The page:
If the sight of slabs of bacon frying away doesn’t give you a heart attack, Eggslut’s prices certainly will. I quickly bypassed the $12 “Gaucho Sandwich,” an egg sandwich with seared wagyu tri-tip steak, chimichurri, and seasoned arugula topped with a warm egg, though it sounded delicious. Even their signature “Slut” featuring a coddled egg over smooth potato puree and served in a chive-sprinkled glass jar was $9. Their menu features an array of sandwich combinations with equal amounts of savory options: beef, house-made turkey sausage and bacon – sweet: caramelized onions, salty: “gray sea salt” and spicy: “Sriracha mayo.” I decided to stick to my usual bacon, egg and cheese – at an unusual $7. Given the standard hardwood smoked bacon, a cage-free over medium egg and cheddar cheese, it was the chipotle ketchup and warm brioche bun (a fancy replacement to my usual NYC toast or roll) that caught my attention.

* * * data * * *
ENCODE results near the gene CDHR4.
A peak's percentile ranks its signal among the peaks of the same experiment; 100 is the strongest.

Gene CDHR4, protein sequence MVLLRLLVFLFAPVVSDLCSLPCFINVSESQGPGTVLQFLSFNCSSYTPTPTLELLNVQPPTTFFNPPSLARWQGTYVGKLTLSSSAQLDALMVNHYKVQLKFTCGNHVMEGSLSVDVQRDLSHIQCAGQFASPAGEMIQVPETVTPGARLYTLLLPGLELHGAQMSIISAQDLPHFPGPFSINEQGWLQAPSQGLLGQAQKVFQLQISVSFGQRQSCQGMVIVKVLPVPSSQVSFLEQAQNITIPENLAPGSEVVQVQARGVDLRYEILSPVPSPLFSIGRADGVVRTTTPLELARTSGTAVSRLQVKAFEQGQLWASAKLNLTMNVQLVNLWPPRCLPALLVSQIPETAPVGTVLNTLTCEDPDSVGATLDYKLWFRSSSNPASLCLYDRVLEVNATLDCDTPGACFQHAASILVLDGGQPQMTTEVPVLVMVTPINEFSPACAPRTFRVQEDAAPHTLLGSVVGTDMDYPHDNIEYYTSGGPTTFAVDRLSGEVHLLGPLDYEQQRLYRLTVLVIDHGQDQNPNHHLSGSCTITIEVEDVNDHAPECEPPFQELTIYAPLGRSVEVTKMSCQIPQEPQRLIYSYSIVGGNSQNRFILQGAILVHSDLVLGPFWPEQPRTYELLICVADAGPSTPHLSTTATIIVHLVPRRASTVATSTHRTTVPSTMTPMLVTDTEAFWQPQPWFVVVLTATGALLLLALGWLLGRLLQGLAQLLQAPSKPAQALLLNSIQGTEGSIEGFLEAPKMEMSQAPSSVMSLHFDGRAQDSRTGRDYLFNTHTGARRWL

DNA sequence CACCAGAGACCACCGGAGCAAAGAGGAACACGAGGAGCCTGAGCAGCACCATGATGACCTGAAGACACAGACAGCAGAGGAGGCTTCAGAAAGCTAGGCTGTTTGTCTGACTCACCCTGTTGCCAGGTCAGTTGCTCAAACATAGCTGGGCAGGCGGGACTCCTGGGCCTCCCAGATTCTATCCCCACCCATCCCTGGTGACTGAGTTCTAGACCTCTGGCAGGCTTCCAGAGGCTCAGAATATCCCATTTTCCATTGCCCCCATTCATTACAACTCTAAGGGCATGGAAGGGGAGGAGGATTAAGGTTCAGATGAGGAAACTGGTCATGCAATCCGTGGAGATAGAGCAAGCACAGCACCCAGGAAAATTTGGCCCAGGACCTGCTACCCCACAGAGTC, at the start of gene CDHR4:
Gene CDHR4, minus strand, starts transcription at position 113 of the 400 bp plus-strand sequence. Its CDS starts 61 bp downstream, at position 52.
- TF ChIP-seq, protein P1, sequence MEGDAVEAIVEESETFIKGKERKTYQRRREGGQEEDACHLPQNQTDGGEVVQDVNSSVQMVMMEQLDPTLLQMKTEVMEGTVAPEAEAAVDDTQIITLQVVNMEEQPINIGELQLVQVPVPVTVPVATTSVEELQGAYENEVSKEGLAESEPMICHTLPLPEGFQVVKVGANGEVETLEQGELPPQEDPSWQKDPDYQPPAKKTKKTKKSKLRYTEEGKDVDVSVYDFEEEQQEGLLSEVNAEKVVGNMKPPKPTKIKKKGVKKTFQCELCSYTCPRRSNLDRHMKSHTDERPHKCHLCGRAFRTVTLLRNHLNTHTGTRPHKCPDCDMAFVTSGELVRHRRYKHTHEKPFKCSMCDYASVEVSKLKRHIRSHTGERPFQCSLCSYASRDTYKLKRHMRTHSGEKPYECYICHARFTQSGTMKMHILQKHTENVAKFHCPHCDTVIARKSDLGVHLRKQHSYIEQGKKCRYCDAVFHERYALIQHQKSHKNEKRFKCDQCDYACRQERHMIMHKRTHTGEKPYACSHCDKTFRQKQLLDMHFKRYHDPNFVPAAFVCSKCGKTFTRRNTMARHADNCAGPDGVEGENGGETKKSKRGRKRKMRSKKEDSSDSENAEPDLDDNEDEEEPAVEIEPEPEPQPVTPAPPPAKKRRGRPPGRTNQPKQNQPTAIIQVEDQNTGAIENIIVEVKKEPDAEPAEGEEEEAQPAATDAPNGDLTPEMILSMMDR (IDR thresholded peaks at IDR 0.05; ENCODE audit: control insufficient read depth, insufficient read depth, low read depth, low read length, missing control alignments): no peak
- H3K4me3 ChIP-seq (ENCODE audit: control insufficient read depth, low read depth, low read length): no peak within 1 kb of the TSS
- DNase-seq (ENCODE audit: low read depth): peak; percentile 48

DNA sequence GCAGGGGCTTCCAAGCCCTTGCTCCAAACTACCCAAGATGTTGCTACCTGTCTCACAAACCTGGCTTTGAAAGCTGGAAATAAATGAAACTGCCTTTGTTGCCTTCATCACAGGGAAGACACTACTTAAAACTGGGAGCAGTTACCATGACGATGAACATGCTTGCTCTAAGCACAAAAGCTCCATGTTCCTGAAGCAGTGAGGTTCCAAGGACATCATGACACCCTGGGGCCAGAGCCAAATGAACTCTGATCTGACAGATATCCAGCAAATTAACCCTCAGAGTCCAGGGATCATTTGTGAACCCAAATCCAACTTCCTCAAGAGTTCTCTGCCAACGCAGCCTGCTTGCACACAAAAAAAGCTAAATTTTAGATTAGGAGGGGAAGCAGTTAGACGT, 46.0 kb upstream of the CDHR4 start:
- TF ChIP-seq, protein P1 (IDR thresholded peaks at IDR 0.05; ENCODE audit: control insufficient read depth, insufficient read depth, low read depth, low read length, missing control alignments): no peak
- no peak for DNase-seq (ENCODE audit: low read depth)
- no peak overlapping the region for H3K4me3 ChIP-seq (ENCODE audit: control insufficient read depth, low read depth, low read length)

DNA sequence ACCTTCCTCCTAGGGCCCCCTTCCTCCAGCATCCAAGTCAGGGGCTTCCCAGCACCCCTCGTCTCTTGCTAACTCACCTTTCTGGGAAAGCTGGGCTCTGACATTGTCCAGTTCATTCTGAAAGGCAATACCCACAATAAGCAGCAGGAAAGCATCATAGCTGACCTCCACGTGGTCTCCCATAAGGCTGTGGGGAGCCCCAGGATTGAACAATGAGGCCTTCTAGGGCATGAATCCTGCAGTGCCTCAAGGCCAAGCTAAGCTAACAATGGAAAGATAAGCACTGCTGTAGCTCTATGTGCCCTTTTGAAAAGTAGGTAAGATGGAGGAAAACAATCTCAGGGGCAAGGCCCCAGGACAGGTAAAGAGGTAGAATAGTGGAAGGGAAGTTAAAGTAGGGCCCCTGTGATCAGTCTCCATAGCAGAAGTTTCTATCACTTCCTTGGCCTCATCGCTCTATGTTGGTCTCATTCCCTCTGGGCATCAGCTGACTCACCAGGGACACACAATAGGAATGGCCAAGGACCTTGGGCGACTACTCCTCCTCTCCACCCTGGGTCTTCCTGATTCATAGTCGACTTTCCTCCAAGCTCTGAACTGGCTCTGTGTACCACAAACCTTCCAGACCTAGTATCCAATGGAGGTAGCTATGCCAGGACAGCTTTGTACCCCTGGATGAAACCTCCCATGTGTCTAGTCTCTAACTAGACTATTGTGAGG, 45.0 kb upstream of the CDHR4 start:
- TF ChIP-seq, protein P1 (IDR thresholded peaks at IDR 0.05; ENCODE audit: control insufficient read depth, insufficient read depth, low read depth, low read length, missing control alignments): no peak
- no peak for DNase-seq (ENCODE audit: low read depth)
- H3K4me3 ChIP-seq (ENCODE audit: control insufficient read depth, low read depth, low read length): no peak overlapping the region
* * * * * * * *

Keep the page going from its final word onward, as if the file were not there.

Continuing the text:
Finally I had reached the cashier, yet another cheerful free spirited afro sporting hipster with a bejeweled nose ring that caught the light of that yolk yellow neon sign. In a last minute panic over what to order, the patient cashier advised, “Well, the ‘slut’ is good but the baguette slices are pretty wimpy—I’d go with the Bacon Egg and Cheese if you’re hungrier.” When have you ever been at a restaurant where they actually recommend the cheaper item? Her casual honesty was refreshing. If you’ve ever tried to order a medium cup of joe at Starbucks, where they’ll publicly shame you for not knowing that it’s really a “grande” you know what I’m talking about.
On their site, Eggslut notes a focus “on quality and taste” including “consistent presentation” and “cooked to order” sandwiches. While I waited by packed counter seating, I watched the organized assembly line go to work. Unlike a NYC deli, where your marvelous mystery sandwich is constructed behind doors, Eggslut prides itself on transparency. The coddled eggs sat in a glass tub, set to the perfect time and temperature while another chef flipped fried eggs. One cook laid strips of sizzling bacon, and simultaneously squirted condiments on toasted brioche buns, all of which are made locally and delivered fresh daily. There’s even an option to swap your bun for salad at no extra charge. “Two Sluts and an OJ.” I watched a couple scurry over.